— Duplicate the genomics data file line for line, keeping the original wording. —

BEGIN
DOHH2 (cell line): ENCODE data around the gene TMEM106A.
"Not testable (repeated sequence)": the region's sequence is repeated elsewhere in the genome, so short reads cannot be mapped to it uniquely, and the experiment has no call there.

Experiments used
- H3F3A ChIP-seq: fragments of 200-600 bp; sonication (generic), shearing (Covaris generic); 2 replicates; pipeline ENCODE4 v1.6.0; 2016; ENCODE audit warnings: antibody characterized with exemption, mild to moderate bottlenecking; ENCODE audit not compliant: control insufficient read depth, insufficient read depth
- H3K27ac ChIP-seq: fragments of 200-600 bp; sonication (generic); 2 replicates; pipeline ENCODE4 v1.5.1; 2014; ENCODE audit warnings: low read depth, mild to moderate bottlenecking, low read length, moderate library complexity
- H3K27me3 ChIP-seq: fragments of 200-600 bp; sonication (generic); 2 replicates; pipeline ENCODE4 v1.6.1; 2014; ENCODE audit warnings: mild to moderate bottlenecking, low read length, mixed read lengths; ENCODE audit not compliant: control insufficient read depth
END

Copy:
DOHH2 (cell line): ENCODE data around the gene TMEM106A.
"Not testable (repeated sequence)": the region's sequence is repeated elsewhere in the genome, so short reads cannot be mapped to it uniquely, and the experiment has no call there.

Experiments used
- H3F3A ChIP-seq: fragments of 200-600 bp; sonication (generic), shearing (Covaris generic); 2 replicates; pipeline ENCODE4 v1.6.0; 2016; ENCODE audit warnings: antibody characterized with exemption, mild to moderate bottlenecking; ENCODE audit not compliant: control insufficient read depth, insufficient read depth
- H3K27ac ChIP-seq: fragments of 200-600 bp; sonication (generic); 2 replicates; pipeline ENCODE4 v1.5.1; 2014; ENCODE audit warnings: low read depth, mild to moderate bottlenecking, low read length, moderate library complexity
- H3K27me3 ChIP-seq: fragments of 200-600 bp; sonication (generic); 2 replicates; pipeline ENCODE4 v1.6.1; 2014; ENCODE audit warnings: mild to moderate bottlenecking, low read length, mixed read lengths; ENCODE audit not compliant: control insufficient read depth